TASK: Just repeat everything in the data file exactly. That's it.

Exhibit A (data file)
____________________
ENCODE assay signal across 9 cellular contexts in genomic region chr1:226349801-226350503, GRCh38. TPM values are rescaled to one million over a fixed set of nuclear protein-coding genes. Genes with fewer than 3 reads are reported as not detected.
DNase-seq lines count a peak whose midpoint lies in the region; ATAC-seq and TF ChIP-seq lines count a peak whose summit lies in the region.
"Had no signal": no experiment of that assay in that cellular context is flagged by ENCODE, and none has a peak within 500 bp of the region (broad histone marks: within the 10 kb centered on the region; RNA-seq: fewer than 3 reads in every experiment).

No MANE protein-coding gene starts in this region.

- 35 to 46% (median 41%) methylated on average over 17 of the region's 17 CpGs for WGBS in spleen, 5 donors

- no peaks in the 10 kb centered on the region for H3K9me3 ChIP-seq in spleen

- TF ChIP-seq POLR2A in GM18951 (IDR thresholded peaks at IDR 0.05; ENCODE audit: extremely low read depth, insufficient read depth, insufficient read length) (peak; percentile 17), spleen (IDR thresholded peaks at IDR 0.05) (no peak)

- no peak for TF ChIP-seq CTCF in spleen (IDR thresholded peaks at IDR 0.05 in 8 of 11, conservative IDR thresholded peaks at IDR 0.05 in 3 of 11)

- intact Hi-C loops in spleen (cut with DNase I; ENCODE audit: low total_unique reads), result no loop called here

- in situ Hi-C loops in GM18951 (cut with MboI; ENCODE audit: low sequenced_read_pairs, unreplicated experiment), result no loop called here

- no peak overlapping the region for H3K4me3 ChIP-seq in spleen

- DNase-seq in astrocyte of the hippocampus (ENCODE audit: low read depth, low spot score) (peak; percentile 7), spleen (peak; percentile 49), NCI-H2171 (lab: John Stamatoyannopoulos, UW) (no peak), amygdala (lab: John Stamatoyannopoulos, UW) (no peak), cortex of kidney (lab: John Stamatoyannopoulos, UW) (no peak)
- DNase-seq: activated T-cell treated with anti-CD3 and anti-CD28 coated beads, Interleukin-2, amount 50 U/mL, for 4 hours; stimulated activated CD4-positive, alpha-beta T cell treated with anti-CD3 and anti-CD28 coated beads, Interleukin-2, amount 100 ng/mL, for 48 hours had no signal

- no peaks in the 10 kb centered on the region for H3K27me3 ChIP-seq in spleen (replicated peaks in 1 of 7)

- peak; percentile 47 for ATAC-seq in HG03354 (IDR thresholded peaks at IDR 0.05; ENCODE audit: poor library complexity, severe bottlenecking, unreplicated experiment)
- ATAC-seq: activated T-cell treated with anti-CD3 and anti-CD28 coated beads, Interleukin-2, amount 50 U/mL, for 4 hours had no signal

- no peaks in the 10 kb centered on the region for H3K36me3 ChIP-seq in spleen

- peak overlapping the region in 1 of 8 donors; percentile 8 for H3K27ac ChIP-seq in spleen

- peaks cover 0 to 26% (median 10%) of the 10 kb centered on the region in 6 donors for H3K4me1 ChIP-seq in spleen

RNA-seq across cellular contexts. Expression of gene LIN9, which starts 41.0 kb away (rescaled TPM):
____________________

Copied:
ENCODE assay signal across 9 cellular contexts in genomic region chr1:226349801-226350503, GRCh38. TPM values are rescaled to one million over a fixed set of nuclear protein-coding genes. Genes with fewer than 3 reads are reported as not detected.
DNase-seq lines count a peak whose midpoint lies in the region; ATAC-seq and TF ChIP-seq lines count a peak whose summit lies in the region.
"Had no signal": no experiment of that assay in that cellular context is flagged by ENCODE, and none has a peak within 500 bp of the region (broad histone marks: within the 10 kb centered on the region; RNA-seq: fewer than 3 reads in every experiment).

No MANE protein-coding gene starts in this region.

- 35 to 46% (median 41%) methylated on average over 17 of the region's 17 CpGs for WGBS in spleen, 5 donors

- no peaks in the 10 kb centered on the region for H3K9me3 ChIP-seq in spleen

- TF ChIP-seq POLR2A in GM18951 (IDR thresholded peaks at IDR 0.05; ENCODE audit: extremely low read depth, insufficient read depth, insufficient read length) (peak; percentile 17), spleen (IDR thresholded peaks at IDR 0.05) (no peak)

- no peak for TF ChIP-seq CTCF in spleen (IDR thresholded peaks at IDR 0.05 in 8 of 11, conservative IDR thresholded peaks at IDR 0.05 in 3 of 11)

- intact Hi-C loops in spleen (cut with DNase I; ENCODE audit: low total_unique reads), result no loop called here

- in situ Hi-C loops in GM18951 (cut with MboI; ENCODE audit: low sequenced_read_pairs, unreplicated experiment), result no loop called here

- no peak overlapping the region for H3K4me3 ChIP-seq in spleen

- DNase-seq in astrocyte of the hippocampus (ENCODE audit: low read depth, low spot score) (peak; percentile 7), spleen (peak; percentile 49), NCI-H2171 (lab: John Stamatoyannopoulos, UW) (no peak), amygdala (lab: John Stamatoyannopoulos, UW) (no peak), cortex of kidney (lab: John Stamatoyannopoulos, UW) (no peak)
- DNase-seq: activated T-cell treated with anti-CD3 and anti-CD28 coated beads, Interleukin-2, amount 50 U/mL, for 4 hours; stimulated activated CD4-positive, alpha-beta T cell treated with anti-CD3 and anti-CD28 coated beads, Interleukin-2, amount 100 ng/mL, for 48 hours had no signal

- no peaks in the 10 kb centered on the region for H3K27me3 ChIP-seq in spleen (replicated peaks in 1 of 7)

- peak; percentile 47 for ATAC-seq in HG03354 (IDR thresholded peaks at IDR 0.05; ENCODE audit: poor library complexity, severe bottlenecking, unreplicated experiment)
- ATAC-seq: activated T-cell treated with anti-CD3 and anti-CD28 coated beads, Interleukin-2, amount 50 U/mL, for 4 hours had no signal

- no peaks in the 10 kb centered on the region for H3K36me3 ChIP-seq in spleen

- peak overlapping the region in 1 of 8 donors; percentile 8 for H3K27ac ChIP-seq in spleen

- peaks cover 0 to 26% (median 10%) of the 10 kb centered on the region in 6 donors for H3K4me1 ChIP-seq in spleen

RNA-seq across cellular contexts. Expression of gene LIN9, which starts 41.0 kb away (rescaled TPM):